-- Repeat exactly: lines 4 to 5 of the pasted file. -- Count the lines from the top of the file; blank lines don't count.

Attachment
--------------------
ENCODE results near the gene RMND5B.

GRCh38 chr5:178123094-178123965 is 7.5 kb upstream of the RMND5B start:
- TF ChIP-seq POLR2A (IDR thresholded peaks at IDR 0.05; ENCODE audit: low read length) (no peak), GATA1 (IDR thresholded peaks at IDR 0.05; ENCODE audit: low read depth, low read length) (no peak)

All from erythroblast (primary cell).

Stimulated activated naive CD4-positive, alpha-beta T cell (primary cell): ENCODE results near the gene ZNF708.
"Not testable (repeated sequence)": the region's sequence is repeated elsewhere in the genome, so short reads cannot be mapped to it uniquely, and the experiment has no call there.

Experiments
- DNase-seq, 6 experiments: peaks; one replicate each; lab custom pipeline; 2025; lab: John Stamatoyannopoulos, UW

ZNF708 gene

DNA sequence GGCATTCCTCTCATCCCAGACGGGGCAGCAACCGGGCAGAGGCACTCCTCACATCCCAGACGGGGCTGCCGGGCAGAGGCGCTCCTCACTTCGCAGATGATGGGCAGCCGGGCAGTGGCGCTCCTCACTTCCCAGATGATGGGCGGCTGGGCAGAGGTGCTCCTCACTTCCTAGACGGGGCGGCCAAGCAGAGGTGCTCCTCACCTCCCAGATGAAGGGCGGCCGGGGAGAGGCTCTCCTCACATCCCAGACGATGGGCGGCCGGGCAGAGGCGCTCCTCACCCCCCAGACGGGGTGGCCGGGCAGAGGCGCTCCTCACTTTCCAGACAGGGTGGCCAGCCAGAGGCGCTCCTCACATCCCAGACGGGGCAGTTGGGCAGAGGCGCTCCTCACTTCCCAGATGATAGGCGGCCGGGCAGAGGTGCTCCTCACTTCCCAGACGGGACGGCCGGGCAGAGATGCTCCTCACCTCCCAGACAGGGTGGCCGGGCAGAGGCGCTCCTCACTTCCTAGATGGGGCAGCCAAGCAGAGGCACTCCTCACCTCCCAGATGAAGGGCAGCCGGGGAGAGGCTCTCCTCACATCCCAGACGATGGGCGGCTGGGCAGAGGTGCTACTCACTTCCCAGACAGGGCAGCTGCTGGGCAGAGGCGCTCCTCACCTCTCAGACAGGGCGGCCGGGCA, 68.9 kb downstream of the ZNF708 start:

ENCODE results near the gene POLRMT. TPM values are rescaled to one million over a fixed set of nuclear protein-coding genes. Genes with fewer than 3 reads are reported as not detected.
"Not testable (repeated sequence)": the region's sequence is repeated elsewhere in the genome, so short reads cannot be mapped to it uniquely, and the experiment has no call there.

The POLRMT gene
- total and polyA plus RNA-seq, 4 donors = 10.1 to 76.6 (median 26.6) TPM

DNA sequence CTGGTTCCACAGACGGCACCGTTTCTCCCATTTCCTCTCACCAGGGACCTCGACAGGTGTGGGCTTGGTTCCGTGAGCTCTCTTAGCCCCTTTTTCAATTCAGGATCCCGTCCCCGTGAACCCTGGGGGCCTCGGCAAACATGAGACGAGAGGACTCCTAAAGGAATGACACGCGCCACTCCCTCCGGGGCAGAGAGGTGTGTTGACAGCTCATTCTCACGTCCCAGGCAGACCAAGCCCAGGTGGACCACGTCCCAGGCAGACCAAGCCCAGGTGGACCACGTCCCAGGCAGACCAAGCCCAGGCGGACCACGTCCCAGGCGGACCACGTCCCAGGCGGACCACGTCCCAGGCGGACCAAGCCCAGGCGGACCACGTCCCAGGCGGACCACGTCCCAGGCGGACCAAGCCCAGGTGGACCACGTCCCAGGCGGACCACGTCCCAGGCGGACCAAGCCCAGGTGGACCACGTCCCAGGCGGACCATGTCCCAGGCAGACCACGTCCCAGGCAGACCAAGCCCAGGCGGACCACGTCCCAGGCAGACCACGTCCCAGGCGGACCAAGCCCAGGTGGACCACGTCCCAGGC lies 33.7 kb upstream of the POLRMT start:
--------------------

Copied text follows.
All from erythroblast (primary cell).

Stimulated activated naive CD4-positive, alpha-beta T cell (primary cell): ENCODE results near the gene ZNF708.